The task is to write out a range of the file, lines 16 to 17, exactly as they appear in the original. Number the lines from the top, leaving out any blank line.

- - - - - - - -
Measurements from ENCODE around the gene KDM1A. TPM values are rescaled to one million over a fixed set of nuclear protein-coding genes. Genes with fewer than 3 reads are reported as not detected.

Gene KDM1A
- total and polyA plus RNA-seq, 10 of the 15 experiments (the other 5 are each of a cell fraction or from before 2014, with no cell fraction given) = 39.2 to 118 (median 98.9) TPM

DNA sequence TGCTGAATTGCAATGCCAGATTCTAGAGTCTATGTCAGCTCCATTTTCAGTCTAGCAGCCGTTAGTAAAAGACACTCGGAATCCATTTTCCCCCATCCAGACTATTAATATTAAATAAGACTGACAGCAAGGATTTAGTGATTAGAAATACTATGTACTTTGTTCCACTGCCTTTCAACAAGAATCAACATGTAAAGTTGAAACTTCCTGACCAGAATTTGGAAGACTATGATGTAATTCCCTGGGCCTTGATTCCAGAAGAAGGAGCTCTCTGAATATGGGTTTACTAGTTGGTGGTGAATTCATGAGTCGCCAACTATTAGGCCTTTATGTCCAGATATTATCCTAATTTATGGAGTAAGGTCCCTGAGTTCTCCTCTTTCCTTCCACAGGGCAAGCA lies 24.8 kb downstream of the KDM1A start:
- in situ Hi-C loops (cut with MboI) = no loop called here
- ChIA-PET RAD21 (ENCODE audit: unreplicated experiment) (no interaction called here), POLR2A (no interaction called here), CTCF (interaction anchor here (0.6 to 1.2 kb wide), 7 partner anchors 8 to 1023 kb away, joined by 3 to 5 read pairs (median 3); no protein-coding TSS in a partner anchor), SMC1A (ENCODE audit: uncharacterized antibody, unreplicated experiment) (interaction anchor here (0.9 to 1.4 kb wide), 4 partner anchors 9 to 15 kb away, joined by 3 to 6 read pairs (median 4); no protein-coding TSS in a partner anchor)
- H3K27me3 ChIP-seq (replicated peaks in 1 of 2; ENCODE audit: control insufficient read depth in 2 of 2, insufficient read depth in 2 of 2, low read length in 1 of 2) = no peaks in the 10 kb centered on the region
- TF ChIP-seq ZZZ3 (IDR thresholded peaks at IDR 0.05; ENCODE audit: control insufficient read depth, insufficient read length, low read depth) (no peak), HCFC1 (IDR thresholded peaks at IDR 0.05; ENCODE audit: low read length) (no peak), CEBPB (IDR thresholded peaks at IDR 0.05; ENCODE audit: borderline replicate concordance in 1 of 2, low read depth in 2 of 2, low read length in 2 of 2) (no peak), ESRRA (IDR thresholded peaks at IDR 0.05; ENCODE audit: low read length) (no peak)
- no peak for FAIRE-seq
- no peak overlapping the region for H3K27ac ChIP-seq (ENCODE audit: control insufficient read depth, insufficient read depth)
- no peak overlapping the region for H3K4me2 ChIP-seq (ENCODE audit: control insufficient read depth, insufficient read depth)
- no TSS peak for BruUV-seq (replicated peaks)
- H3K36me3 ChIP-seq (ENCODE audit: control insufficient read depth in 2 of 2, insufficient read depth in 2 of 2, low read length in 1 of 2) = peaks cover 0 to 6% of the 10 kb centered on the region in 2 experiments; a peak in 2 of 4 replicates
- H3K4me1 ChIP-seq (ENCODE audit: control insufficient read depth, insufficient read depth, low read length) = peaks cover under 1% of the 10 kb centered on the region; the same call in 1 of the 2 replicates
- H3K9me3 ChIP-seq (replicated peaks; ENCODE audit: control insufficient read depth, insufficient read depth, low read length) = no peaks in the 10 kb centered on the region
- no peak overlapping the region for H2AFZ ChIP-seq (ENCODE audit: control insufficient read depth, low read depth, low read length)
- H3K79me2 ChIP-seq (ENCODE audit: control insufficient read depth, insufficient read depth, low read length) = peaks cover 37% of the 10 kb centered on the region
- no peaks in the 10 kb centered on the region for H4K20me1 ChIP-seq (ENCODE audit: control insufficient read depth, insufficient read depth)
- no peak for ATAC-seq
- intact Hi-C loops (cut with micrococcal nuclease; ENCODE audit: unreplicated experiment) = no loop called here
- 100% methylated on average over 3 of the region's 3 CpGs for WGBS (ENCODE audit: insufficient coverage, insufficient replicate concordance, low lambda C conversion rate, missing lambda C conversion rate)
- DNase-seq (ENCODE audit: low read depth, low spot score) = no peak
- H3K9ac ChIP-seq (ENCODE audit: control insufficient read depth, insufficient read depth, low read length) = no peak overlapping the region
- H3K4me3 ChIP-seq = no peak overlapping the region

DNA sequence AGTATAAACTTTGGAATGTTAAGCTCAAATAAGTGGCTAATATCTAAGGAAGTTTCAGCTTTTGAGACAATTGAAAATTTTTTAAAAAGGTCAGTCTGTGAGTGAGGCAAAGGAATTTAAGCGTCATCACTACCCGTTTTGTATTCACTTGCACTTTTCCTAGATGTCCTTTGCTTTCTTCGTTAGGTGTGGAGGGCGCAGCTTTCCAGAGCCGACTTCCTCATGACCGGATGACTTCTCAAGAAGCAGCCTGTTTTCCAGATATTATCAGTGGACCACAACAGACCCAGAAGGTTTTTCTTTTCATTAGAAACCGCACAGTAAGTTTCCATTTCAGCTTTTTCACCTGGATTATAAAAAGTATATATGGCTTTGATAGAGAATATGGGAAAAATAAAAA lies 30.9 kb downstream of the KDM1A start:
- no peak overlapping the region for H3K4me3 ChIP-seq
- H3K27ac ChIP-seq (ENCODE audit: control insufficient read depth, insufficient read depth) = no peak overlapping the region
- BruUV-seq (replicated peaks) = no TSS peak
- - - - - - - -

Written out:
- no peak overlapping the region for H2AFZ ChIP-seq (ENCODE audit: control insufficient read depth, low read depth, low read length)
- H3K79me2 ChIP-seq (ENCODE audit: control insufficient read depth, insufficient read depth, low read length) = peaks cover 37% of the 10 kb centered on the region